Shondel Nero, EdD

Professor of Language Education Department of Teaching and Learning New York University

Member, CAL Board of Trustees 2019 – 2021

Shondel Nero is Professor of Language Education in the Department of Teaching and Learning at New York University (NYU)’s Steinhardt School of Culture, Education, and Human Development.

A native of Guyana, Nero earned her undergraduate degree in French and Spanish at Concordia University, Montréal, Canada; and master’s and doctoral degrees in TESOL and applied linguistics respectively from Columbia University’s Teachers College. She taught in the English Department at Long Island University, Brooklyn Campus, and in the School of Education at St. John’s University, Queens, NY, prior to joining the NYU faculty.

Nero is an applied linguist whose research examines the politics, challenges, and strategies of educating students who speak and/or write in nonstandard varieties of English, World Englishes, and Creoles. She is best known for her research on the linguistic and educational challenges of speakers of Caribbean Creole English in US and Caribbean schools, which has contested the notion of native speakership in TESOL and its consequences for related issues on language and identity, and language education policy. Her work has appeared in prominent peer-reviewed journals such as TESOL Quarterly, Linguistics and Education, World Englishes, Annual Review of Applied Linguistics, Language Policy, and Language, Culture, and Curriculum. Nero is the author of Englishes in Contact: Anglophone Caribbean Students in an Urban College (Hampton Press, 2001), editor of Dialects, Englishes, Creoles, and Education (Routledge, 2006), and co-author with Dohra Ahmad of Vernaculars in the Classroom: Paradoxes, Pedagogy, Possibilities (Routledge, 2014). She is also an editorial board member of the Annual Review of Applied Linguistics.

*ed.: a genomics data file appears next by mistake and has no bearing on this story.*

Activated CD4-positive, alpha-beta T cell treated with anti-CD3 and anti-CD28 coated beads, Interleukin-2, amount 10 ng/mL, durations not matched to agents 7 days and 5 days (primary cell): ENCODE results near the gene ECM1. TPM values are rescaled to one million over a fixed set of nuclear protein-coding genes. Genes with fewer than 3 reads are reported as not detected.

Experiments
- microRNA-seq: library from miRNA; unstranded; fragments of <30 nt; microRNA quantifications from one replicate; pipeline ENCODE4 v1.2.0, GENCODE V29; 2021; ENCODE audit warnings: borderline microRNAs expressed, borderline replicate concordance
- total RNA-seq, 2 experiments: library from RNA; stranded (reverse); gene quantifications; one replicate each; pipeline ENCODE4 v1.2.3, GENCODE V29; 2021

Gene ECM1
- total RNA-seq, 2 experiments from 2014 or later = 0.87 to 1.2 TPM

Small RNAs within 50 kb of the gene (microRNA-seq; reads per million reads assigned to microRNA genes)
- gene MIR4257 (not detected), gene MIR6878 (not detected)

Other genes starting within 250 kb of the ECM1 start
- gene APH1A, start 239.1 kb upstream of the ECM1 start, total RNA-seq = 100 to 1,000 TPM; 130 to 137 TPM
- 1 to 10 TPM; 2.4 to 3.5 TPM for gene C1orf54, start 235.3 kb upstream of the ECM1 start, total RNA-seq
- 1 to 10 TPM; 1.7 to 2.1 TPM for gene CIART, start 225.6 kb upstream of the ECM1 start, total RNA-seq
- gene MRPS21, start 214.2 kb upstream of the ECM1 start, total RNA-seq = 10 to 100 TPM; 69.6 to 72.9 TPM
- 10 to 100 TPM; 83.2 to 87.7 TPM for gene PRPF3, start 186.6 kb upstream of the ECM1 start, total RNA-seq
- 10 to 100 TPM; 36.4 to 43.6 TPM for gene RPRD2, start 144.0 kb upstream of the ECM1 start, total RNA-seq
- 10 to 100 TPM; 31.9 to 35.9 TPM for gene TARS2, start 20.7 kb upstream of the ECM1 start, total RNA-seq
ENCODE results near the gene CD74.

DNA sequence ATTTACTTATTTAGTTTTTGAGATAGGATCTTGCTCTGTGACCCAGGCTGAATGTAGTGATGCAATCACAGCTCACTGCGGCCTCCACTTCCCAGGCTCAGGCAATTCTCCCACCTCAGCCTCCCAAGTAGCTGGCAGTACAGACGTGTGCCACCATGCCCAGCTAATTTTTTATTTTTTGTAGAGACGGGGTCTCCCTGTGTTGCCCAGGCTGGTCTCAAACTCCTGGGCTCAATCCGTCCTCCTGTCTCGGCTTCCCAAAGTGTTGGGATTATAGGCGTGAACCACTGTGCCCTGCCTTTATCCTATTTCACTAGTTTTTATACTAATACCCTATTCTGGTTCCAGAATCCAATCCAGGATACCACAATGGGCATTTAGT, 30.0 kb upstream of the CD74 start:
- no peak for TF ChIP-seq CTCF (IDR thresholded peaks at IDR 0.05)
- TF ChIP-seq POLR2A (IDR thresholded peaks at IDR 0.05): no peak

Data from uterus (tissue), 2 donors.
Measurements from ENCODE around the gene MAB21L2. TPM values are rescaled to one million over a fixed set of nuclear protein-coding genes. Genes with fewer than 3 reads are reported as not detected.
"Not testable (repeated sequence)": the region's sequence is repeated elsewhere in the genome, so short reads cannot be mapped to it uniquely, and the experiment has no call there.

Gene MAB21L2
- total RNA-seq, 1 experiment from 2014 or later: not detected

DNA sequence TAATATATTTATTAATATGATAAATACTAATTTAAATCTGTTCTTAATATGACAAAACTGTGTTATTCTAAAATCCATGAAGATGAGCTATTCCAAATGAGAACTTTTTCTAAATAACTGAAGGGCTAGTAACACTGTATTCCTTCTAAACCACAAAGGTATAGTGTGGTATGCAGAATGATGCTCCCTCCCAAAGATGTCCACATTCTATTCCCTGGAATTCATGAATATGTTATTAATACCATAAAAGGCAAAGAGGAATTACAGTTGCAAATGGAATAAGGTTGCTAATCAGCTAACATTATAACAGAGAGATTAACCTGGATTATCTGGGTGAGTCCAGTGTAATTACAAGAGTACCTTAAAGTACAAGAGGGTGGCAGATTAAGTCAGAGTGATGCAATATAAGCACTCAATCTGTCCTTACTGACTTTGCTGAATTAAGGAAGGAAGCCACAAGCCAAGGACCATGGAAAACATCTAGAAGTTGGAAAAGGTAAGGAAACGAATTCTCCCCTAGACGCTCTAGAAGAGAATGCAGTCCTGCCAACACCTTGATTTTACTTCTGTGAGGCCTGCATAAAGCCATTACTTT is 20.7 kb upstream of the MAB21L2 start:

Nero is the inaugural recipient of the James E. Alatis Prize (2016) for an outstanding article on research in language policy and planning in educational contexts based on her work as a Fulbright scholar in Jamaica, where she examined the implementation of the Jamaican Language Education Policy in schools. She has been a plenary speaker at the TESOL and AAAL Conferences and at international conferences in Australia, Italy, Canada, and Mexico. She also leads an annual study-abroad program in the Dominican Republic as a means of developing teachers’ linguistic and intercultural competence.